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Why we will never defeat the microbes

October 1, 2010

ResearchBlogging.orgThe best defense against pathogens is to never let them gain access to our delicious, gooey insides. Our skin is pretty good for this purpose: it’s pretty tough and mostly impermeable, and the only way most of our surface tissues can get infected is if that skin barrier is broken. But we can’t have skin everywhere. Our airways and digestive tract have to be permeable so that we can absorb air and nutrients. In our gut, we can’t have skin, but we do have tens of trillions of commensal (friendly) bacteria that colonize us, and they can generally out-compete the bad bugs that want to do us harm.

But when those barriers are inevitably breached, the immune system throws up other defenses. The presence of bugs where they’re not supposed to be triggers inflammation – a whole host of responses that recruit immune cells, trigger release of nasty chemicals, and generally makes the tissue an inhospitable place for anything to grow and divide. Commensals, for some reason that we don’t fully understand, don’t generally trigger inflammation, and so we have a happy co-existence. They keep the bad bugs out, and we don’t try to kick them out. Enter Salmonella:

Salmonella enterica serotype Typhimurium (S. Typhimurium) causes acute gut inflammation by using its virulence factors to invade the intestinal epithelium and survive in mucosal macrophages. The inflammatory response enhances the transmission success of S. Typhimurium by promoting its outgrowth in the gut lumen through unknown mechanisms. Here we show that reactive oxygen species generated during inflammation react with endogenous, luminal sulphur compounds (thiosulphate) to form a new respiratory electron acceptor, tetrathionate.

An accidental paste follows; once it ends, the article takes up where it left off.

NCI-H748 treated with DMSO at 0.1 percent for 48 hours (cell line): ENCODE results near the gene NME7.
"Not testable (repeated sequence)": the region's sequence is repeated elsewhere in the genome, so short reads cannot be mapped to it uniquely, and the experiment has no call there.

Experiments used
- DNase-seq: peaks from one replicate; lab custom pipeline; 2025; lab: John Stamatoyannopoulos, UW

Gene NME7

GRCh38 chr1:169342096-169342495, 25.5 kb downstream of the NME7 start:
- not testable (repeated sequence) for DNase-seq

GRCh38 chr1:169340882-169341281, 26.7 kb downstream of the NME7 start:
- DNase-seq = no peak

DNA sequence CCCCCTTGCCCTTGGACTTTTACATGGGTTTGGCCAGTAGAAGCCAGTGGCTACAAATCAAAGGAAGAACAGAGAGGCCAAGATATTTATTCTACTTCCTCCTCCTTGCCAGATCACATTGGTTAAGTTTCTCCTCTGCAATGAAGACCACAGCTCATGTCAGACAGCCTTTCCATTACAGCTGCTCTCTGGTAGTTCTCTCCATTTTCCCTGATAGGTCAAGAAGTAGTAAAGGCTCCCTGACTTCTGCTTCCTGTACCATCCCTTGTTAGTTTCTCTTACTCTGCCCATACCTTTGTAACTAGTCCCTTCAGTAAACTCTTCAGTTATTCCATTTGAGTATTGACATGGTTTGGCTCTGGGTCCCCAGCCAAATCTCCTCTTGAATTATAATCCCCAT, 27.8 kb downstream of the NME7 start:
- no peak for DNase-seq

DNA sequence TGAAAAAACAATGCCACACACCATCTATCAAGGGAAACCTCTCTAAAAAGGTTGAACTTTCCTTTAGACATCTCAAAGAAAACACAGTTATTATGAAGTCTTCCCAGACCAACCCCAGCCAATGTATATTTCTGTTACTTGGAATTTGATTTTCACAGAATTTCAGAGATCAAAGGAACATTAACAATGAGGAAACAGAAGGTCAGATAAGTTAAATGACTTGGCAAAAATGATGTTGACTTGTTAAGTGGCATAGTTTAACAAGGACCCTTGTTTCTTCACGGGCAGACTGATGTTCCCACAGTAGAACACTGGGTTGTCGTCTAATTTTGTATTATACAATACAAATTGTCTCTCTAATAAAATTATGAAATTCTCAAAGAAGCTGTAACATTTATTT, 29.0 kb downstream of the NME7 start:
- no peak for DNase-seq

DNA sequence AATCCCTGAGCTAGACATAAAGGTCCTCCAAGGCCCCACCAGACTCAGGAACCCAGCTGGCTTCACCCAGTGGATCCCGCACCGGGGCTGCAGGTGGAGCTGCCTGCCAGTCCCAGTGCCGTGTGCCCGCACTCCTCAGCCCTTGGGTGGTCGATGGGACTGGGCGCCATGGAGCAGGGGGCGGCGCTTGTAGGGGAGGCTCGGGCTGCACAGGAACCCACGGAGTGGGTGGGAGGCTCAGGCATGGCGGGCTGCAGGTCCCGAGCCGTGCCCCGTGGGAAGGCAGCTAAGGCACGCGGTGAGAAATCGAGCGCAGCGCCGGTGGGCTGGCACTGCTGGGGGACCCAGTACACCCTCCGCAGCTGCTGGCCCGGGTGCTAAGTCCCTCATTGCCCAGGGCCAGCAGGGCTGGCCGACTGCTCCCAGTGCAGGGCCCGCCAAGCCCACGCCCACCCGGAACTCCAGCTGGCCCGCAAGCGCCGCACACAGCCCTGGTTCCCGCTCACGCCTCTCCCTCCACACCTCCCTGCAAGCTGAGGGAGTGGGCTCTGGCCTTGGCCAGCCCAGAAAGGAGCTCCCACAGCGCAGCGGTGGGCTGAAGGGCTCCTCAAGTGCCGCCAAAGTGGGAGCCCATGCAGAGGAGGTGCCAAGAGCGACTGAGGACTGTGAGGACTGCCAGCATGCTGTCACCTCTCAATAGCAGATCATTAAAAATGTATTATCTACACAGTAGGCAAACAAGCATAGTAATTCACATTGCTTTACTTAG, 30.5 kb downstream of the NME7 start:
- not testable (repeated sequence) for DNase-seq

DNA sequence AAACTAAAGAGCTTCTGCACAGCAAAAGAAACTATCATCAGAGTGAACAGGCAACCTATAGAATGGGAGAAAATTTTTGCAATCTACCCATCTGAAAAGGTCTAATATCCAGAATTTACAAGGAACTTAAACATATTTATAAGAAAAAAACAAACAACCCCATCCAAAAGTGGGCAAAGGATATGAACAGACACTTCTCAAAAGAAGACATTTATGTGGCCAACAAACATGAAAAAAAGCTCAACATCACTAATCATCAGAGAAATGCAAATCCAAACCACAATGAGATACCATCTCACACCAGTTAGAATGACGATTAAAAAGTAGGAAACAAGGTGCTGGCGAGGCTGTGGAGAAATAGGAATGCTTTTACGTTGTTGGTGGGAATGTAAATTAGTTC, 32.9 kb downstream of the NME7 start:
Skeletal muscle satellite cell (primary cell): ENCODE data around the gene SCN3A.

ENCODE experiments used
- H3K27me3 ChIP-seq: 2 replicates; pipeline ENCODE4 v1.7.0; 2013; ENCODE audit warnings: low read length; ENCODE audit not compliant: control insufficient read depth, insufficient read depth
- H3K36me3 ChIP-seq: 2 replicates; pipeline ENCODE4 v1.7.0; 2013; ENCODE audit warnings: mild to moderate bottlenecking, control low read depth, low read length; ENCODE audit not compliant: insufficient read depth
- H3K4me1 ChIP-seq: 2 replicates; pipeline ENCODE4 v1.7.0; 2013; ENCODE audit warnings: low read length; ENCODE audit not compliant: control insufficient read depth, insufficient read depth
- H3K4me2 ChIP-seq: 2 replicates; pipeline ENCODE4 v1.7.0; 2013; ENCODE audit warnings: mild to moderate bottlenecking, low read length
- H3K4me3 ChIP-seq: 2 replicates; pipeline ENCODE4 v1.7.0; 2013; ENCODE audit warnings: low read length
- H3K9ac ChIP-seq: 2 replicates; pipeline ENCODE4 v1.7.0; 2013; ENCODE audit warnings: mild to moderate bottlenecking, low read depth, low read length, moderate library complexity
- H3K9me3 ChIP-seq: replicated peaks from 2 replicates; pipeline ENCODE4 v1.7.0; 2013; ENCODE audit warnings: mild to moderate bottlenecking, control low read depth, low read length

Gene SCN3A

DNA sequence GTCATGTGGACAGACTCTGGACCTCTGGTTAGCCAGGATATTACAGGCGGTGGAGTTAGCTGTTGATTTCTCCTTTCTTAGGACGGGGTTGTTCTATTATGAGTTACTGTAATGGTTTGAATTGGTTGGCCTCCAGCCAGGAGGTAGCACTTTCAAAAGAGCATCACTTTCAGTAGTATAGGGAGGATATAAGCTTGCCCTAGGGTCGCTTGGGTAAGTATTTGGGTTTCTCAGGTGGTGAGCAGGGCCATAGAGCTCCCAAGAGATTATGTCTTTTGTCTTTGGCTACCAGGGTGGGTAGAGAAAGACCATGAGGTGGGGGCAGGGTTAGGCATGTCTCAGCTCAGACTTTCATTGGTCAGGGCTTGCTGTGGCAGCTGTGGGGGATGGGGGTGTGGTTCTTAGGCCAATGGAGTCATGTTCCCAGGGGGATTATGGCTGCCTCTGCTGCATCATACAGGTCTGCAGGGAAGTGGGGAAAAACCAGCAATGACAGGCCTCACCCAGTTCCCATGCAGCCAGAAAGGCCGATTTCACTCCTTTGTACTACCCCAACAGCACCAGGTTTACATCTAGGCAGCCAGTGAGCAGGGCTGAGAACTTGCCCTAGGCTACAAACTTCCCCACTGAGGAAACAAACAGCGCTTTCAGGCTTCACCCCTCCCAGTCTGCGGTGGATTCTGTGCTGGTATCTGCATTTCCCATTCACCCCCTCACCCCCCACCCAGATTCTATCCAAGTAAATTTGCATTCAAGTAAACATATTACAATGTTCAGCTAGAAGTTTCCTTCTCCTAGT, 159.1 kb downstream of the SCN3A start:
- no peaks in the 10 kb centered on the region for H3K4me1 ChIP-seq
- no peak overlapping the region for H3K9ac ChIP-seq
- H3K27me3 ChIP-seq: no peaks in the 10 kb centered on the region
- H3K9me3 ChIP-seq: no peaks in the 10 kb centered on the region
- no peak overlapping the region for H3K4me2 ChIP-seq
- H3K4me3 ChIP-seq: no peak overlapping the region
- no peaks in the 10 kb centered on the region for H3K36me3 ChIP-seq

In order to get a leg up on the competition, Salmonella evolved a way to actually benefit from inflammation. One group of nasty chemicals that the immune system produces are called reactive oxygen species. As their name suggests, these chemicals react with all kinds of stuff, screwing up lots of biological molecules and making all kinds of organic by-products. Salmonella manages to use one of those products in a novel way – to carry out respiration, allowing it to out-compete all of those commensals that are supposed to be acting as a shield.

There’s very little oxygen in the gut, so most gut bacteria are anaerobic. But anaerobic metabolism isn’t particularly efficient – a lot of the energy potential in every unit of food is wasted – so Salmonella learned to use tetrathionate instead of oxygen to carry out respiration. That way, they can grow more using less resources than the commensals. Usually, blocking the production of reactive oxygen species makes infections worse, but these researchers found that it actually rendered Salmonella less infectious.

And this is why we will never defeat the microbes: even our best immune defenses get subverted and turned into an advantage for pathogens.

Winter, S., Thiennimitr, P., Winter, M., Butler, B., Huseby, D., Crawford, R., Russell, J., Bevins, C., Adams, L., Tsolis, R., Roth, J., & Bäumler, A. (2010). Gut inflammation provides a respiratory electron acceptor for Salmonella Nature, 467 (7314), 426-429 DOI: 10.1038/nature09415

Vaccines and Autism videos are up (and squishy robots lecture tonight!)

September 29, 2010

I seem to be behind on everything, but I finally got the videos posted for last week’s SITN lecture: “Science based medicine: a case study of vaccines and autism.” This week (tonight actually) is “Squishy Robots” – it should be awesome.

Videos can be found at our vimeo channel page. Right now it’s just the lecture portion, but I’m working on cutting together the audience questions into a separate video. First one is below the fold – Enjoy!
Read more…

Life at the metabolic edge

September 26, 2010

One of the coolest things about microbes from an environmental perspective is the variety of ways they can make a living.  By that I mean how over evolutionary time microbes have evolved an overwhelming diversity of metabolic pathways.

The study I want to tell you about today requires a good deal of background, but I will try to keep it as concise as possible.